Wednesday, November 7, 2018

Jane Reviews: Becoming Mrs. Lewis by Patti Callahan

Genre: Historical Romance
Publisher: Thomas Nelson
Released: Oct. 2, 2018
432 pages
About the Book: 
From New York Times bestselling author Patti Callahan comes an exquisite novel of Joy Davidman, the woman C. S. Lewis called "my whole world." When poet and writer Joy Davidman began writing letters to C. S. Lewis-known as Jack-she was looking for spiritual answers, not love. Love, after all, wasn't holding together her crumbling marriage. Everything about New Yorker Joy seemed ill-matched for an Oxford don and the beloved writer of Narnia, yet their minds bonded over their letters. Embarking on the adventure of her life, Joy traveled from America to England and back again, facing heartbreak and poverty, discovering friendship and faith, and against all odds, finding a love that even the threat of death couldn't destroy.

In this masterful exploration of one of the greatest love stories of modern times, we meet a brilliant writer, a fiercely independent mother, and a passionate woman who changed the life of this respected author and inspired books that still enchant us and change us. Joy lived at a time when women weren't meant to have a voice-and yet her love for Jack gave them both voices they didn't know they had.

At once a fascinating historical novel and a glimpse into a writer's life, Becoming Mrs. Lewis is above all a love story-a love of literature and ideas and a love between a husband and wife that, in the end, was not impossible at all.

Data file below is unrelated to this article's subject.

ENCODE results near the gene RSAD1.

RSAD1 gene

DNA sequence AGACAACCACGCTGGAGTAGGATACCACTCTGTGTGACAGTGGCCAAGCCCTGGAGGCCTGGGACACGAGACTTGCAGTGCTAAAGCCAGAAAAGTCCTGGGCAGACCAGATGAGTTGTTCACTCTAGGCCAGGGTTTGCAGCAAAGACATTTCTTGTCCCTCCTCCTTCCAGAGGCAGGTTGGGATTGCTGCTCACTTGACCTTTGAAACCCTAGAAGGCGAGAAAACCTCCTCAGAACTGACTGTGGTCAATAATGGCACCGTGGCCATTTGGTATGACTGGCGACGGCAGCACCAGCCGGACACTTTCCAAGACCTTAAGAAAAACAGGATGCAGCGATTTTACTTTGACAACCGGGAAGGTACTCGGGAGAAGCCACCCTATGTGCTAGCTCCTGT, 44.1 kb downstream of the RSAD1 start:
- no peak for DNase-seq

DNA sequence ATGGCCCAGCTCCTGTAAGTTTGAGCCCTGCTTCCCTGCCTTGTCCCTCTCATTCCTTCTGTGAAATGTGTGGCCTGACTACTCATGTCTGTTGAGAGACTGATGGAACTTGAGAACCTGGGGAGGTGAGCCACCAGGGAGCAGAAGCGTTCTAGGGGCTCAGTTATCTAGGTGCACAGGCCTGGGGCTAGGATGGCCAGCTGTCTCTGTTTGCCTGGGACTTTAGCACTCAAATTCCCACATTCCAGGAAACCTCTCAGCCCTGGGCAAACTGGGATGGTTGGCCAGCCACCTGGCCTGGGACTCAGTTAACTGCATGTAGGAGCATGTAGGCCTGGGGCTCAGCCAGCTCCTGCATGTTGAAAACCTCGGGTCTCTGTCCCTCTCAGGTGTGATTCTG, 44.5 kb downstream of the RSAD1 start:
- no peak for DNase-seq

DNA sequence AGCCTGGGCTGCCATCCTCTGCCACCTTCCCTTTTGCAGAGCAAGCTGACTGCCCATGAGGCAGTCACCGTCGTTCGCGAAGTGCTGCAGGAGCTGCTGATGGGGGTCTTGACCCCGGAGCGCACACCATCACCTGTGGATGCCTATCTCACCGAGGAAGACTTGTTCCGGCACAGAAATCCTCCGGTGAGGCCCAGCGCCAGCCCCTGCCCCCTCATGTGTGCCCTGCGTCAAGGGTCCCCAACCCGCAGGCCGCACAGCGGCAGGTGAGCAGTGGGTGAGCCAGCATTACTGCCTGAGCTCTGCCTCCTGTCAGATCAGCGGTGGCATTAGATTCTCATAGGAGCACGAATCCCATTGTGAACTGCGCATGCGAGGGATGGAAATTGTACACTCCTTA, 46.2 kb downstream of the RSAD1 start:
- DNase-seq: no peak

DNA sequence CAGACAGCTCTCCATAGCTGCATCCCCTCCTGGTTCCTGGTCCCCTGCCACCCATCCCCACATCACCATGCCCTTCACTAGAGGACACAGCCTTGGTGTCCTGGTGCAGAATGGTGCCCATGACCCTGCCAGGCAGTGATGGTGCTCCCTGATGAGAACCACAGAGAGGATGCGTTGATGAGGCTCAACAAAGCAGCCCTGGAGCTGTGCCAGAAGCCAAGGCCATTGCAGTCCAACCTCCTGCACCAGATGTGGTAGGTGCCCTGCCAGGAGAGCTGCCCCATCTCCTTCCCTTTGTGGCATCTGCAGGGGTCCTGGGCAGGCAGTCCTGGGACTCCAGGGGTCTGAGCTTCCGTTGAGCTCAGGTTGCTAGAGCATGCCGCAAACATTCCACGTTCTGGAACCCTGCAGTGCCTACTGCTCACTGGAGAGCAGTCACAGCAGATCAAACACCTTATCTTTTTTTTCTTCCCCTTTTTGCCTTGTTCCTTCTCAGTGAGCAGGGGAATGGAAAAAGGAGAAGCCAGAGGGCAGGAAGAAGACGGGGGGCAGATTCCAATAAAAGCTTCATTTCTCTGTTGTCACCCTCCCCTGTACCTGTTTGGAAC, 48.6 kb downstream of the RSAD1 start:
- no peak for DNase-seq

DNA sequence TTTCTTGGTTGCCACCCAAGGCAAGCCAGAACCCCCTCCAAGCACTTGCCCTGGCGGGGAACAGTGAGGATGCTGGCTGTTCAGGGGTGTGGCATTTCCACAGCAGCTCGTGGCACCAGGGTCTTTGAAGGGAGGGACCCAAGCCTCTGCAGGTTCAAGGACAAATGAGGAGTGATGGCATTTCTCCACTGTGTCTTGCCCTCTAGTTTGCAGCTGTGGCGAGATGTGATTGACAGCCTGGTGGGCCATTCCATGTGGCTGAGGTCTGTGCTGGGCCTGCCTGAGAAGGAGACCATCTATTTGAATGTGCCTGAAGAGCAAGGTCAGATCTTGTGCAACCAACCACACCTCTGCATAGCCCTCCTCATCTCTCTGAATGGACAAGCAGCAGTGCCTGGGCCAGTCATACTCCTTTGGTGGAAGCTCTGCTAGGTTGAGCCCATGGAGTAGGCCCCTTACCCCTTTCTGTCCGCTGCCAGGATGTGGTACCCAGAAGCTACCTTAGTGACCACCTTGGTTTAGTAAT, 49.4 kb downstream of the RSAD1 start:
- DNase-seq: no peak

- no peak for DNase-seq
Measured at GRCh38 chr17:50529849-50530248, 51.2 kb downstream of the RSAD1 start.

My Rating & Thoughts:  🌟 🌟   (2 stars)   

I wanted to read this book because I was interested in learning about CS Lewis’s wife – Joy. I did not know much about his personal life before reading this book. However I struggled with this story. I was tempted to stop reading so many times, but forced myself to keep going and finish it. I was hoping it would get better the further I got in, but it didn’t. I found the story to be slow and Joy got on my nerves. Yes she had faced some hard times and led a depressing life, but she seemed self-centered, always feeling sorry for herself and making it seem like life was against her rather than a result of some of her life choices.

I realize this is a fictionalized version of the relationship between Joy and Jack, but there were so many actions that felt inappropriate that I became annoyed with both characters and began to question the respect that I had for CS Lewis. I was surprised at the amount of swearing, drinking and sexual references that were included.

I did enjoy the descriptions given of Oxford, after recently visiting the area I found it easy to picture what was being described. I hate to give any book a negative review but I cannot recommend this book.

(I received a complimentary copy of this book from Thomas Nelson through NetGalley. 
Opinions expressed in this review are my honest opinion and completely my own.)

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